The landscape changes for Singapore’s elite

Singapore (from Shutterstock)

After five decades, Singapore’s power elite continues to dominate the country’s politics and economy, but the island-nation’s rulers are losing the people’s respect, says Flinders academic Dr Michael Barr.

Dr Barr of the School of International Studies has just published a new book, The Ruling Elite of Singapore: Networks of Power and Influence.

Dr Barr says the early part of the book traces the emergence of the national elite in post-independence Singapore, its subsequent move to dominance, the capture of the elite by Lee Kuan Yew, and Lee’s perpetuation of his dynasty.

As well as describing the building of the national elite, the book sets out to analyse the elite’s character and characteristics, and in a one-chapter “snapshot” individually identifies the current wielders of power.

“The centres of power in the country are the cabinet, the two sovereign wealth funds, the civil service, the officer corps of the military and the government-linked companies,” Dr Barr said.

“But ultimately, they all come back to the same little group.”

“And in the name of the national good and looking after the country, they’ve looked after themselves very, very well indeed. The Lee family has built a cocoon for itself and has built its own brand, which is very closely linked to the national brand.

“There is no denying that they have brought a remarkable level of stability, prosperity and social harmony to Singapore, but there is a point at which stability and harmony become oppressive.”

The book’s final chapters deal with contemporary Singapore, including the prospects for greater democratisation.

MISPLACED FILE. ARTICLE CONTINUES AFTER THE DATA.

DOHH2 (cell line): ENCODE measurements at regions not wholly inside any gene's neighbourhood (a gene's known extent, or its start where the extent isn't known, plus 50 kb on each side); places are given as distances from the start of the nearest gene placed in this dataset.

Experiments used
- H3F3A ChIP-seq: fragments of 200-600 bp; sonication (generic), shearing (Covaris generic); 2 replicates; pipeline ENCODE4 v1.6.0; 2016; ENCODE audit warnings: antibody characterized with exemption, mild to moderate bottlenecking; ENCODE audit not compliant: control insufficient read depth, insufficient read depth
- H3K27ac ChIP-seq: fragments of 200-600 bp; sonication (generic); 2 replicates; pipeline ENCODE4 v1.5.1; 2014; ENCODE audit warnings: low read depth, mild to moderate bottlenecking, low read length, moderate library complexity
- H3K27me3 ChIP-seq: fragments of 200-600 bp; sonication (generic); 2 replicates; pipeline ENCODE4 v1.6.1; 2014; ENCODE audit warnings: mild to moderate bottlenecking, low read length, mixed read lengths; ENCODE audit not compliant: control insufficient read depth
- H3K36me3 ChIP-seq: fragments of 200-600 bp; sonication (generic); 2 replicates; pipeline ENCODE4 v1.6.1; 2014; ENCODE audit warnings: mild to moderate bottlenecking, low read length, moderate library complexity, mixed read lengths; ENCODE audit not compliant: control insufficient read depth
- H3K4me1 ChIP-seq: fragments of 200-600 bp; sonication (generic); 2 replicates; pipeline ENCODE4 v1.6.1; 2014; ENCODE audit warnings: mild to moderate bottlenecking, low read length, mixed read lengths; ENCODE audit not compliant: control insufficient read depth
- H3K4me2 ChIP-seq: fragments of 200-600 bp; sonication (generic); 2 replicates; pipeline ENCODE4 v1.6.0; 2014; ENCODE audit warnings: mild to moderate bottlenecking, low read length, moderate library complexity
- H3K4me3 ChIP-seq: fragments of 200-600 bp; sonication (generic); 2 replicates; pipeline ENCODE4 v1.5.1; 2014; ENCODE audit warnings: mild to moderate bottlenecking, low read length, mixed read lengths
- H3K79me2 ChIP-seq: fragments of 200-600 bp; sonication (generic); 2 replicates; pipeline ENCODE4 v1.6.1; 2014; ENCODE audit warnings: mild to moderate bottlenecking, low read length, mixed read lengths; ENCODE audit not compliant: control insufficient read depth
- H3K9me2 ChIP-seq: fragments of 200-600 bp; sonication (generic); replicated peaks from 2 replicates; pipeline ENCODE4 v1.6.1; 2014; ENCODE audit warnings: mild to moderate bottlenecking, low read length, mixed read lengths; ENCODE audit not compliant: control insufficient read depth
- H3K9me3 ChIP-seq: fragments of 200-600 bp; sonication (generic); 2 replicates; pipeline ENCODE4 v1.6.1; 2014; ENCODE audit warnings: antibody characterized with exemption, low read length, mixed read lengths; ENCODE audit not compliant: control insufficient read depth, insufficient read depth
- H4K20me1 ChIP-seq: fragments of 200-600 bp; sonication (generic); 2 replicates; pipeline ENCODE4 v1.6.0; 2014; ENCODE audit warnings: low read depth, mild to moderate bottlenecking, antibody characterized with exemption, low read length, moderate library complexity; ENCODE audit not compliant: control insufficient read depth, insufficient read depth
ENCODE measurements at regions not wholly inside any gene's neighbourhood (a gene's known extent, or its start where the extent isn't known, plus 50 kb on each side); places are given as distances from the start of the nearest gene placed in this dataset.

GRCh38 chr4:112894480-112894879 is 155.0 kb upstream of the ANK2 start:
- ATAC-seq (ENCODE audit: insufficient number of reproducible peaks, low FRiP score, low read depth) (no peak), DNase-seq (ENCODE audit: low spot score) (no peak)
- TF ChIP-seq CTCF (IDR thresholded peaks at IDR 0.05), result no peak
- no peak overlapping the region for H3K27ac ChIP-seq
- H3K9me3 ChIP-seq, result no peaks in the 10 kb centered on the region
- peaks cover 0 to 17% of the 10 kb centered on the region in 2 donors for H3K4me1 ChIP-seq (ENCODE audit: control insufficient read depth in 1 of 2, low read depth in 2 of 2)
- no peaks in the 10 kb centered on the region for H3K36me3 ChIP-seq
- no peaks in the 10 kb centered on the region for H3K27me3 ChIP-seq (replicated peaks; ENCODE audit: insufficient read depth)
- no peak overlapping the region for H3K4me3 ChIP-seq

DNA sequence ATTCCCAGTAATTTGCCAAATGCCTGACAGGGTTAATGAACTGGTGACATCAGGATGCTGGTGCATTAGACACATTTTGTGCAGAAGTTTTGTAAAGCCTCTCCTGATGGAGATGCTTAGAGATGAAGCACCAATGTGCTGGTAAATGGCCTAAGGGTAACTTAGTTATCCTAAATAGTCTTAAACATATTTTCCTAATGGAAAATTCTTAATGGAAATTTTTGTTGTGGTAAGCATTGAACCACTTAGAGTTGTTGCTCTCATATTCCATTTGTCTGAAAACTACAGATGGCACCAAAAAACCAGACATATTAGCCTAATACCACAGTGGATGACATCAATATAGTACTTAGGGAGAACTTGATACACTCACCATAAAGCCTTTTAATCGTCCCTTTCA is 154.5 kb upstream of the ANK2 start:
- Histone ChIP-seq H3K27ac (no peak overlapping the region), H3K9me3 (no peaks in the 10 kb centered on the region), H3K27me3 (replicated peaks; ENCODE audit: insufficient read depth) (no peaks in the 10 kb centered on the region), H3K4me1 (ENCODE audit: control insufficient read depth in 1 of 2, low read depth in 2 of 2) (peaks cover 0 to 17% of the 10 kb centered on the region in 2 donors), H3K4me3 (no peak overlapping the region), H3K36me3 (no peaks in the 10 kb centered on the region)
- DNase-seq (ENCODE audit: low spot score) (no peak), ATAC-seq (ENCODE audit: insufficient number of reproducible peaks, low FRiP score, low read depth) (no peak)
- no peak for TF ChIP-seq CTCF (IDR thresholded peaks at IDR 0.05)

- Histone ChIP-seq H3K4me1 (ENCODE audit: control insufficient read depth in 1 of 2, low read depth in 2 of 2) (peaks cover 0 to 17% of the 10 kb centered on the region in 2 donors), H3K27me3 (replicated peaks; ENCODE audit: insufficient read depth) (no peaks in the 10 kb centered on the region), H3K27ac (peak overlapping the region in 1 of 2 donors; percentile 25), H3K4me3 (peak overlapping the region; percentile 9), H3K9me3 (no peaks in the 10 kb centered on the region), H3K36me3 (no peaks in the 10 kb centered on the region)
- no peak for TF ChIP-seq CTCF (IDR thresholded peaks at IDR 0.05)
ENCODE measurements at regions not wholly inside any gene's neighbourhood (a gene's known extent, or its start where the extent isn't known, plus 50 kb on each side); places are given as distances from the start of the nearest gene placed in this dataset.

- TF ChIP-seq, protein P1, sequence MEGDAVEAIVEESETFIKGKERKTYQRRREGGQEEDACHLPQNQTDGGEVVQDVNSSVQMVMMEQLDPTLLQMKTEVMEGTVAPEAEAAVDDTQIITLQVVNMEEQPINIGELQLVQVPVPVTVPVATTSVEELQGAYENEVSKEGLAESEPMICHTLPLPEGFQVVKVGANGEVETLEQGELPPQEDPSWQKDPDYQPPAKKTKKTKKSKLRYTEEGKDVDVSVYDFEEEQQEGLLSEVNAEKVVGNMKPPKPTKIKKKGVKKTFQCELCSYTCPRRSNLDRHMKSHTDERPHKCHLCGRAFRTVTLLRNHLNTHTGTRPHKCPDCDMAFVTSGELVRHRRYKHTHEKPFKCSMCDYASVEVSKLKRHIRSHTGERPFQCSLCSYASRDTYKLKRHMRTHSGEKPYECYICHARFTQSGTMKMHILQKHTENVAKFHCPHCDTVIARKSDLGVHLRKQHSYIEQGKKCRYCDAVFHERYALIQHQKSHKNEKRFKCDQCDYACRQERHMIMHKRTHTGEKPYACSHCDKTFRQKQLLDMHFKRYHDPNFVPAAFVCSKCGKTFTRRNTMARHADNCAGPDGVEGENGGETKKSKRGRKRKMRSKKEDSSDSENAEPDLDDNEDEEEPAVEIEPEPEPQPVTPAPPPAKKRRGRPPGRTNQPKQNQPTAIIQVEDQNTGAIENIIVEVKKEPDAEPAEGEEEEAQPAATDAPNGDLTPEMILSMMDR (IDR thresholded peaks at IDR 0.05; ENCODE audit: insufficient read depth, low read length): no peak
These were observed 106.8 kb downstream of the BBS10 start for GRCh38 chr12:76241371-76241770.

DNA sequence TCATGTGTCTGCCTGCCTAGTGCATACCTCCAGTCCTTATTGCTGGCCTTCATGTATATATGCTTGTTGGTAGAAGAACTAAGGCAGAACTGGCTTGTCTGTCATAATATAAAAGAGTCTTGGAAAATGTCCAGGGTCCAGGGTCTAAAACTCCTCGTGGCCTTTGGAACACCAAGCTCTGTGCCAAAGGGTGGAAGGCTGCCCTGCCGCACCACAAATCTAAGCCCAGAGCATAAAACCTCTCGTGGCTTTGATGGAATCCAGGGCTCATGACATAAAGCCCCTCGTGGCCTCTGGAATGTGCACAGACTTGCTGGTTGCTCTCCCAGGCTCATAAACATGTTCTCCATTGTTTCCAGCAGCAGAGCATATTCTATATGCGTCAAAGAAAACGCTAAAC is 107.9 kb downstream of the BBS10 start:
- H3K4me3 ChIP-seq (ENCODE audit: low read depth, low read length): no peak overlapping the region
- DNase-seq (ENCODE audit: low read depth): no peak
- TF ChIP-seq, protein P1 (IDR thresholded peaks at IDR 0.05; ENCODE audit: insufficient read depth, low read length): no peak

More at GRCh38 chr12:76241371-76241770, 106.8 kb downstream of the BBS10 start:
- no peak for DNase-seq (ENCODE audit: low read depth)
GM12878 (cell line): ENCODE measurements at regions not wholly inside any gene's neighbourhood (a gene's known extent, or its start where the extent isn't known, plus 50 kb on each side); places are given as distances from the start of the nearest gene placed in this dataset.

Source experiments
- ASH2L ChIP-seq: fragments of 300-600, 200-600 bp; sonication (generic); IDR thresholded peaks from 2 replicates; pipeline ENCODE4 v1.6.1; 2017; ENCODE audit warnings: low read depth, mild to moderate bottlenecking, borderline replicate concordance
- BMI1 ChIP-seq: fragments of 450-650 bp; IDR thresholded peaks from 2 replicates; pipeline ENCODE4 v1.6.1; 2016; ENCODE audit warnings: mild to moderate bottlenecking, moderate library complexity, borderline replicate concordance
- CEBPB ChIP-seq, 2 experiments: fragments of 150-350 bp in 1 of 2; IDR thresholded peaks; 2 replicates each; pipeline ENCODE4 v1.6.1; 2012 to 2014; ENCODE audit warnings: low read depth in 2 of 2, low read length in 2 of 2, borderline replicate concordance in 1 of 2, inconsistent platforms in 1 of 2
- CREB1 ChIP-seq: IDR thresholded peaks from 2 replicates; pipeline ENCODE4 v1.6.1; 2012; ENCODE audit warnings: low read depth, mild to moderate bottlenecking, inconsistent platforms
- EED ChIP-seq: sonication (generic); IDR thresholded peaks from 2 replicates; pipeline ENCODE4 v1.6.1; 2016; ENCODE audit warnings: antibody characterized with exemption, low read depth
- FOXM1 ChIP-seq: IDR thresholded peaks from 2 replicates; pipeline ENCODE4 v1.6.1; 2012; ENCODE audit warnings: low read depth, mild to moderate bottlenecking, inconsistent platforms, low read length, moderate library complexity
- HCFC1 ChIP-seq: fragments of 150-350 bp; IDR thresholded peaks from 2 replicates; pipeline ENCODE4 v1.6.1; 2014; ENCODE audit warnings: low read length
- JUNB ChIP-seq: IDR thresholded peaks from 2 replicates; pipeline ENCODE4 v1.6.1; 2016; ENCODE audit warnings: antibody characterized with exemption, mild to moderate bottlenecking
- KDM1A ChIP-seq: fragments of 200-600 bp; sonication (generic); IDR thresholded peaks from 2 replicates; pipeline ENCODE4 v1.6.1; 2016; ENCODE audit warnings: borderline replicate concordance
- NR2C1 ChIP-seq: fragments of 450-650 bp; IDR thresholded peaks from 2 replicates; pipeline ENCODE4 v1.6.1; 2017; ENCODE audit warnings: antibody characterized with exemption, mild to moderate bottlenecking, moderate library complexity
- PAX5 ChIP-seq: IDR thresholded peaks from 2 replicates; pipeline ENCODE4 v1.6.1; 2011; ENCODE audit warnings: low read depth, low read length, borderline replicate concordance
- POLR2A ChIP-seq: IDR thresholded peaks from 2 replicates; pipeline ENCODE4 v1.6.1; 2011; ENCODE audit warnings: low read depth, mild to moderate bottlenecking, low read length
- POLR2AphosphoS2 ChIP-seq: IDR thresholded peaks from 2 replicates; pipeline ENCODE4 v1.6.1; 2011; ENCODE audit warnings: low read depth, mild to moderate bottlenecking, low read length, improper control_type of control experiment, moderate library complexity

Ironically, Dr Barr said, the highly regulated nature of Singapore means that its leaders have been raised to be very risk-averse, and are struggling to update their economic and societal model to meet modern circumstances and demands.

“They want the benefits of an open, American style school system that encourages imagination and creativity: at the same time they want everyone to be the same,” Dr Barr said.

Dr Barr said that in the past 10 years significant cracks have appeared in the edifice, and cites the 2011 election as a turning point, with weakening support for the government and a significant electoral showing by opposition parties.

“But beyond that, there is a new willingness to criticise, or even to deride, the government,” he said.

“The government – and the elite – has always commanded a high level of respect because of the quality of its deliverables, but that has substantially gone, partly because they have mucked things up so badly.”

“Singapore now has an economic model that relies increasingly on growing inputs of labour and capital, including foreign workers, and the government has failed to meet the resulting challenges.”

Dr Barr said as long as the elite retains its hold on so many of the levers of power, he won’t be forecasting full democratisation or even a change of regime.

“But for the first time, it’s conceivable.”

The Ruling Elite of Singapore is published by I.B.Tauris.


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